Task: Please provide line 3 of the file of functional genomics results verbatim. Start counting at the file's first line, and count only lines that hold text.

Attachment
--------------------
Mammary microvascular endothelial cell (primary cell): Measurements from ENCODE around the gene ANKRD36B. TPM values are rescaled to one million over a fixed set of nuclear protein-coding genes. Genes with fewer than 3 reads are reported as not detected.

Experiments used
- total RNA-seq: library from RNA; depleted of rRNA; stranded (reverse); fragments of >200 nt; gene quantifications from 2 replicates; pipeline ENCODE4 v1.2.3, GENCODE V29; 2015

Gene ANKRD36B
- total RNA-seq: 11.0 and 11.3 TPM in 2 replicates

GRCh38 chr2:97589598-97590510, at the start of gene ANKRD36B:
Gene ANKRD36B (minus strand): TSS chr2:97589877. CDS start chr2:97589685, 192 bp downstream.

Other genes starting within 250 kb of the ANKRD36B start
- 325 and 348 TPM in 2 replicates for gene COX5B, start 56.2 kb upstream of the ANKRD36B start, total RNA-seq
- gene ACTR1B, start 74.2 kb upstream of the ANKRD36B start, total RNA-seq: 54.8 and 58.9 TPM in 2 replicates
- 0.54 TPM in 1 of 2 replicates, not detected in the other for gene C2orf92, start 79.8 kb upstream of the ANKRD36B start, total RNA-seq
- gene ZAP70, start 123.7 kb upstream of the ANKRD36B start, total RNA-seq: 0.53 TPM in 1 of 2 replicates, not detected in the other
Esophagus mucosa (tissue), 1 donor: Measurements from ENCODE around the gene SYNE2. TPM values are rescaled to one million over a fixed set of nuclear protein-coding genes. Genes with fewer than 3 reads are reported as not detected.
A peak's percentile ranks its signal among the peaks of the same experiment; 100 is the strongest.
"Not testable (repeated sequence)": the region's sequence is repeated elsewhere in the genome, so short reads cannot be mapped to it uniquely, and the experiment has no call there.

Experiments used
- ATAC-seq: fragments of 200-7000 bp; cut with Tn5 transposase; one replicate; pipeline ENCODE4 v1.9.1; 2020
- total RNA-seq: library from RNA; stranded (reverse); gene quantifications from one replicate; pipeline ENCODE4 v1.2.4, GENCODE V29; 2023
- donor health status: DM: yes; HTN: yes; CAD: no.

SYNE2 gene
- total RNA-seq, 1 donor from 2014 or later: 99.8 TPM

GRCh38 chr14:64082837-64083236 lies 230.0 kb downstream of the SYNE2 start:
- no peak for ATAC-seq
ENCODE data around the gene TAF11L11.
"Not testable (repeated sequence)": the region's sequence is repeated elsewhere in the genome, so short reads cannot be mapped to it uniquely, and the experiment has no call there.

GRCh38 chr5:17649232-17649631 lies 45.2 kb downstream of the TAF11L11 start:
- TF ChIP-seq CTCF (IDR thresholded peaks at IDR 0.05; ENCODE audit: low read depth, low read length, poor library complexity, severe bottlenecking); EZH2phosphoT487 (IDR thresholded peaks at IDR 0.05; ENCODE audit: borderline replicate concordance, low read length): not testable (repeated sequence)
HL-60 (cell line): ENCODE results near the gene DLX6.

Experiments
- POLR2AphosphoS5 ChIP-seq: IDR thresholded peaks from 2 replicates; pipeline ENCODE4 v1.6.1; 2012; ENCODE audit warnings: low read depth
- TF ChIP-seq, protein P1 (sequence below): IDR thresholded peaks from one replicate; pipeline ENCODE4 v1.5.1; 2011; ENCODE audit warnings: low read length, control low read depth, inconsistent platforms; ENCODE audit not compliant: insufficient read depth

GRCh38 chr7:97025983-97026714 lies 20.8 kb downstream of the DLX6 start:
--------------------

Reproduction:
- total RNA-seq: library from RNA; depleted of rRNA; stranded (reverse); fragments of >200 nt; gene quantifications from 2 replicates; pipeline ENCODE4 v1.2.3, GENCODE V29; 2015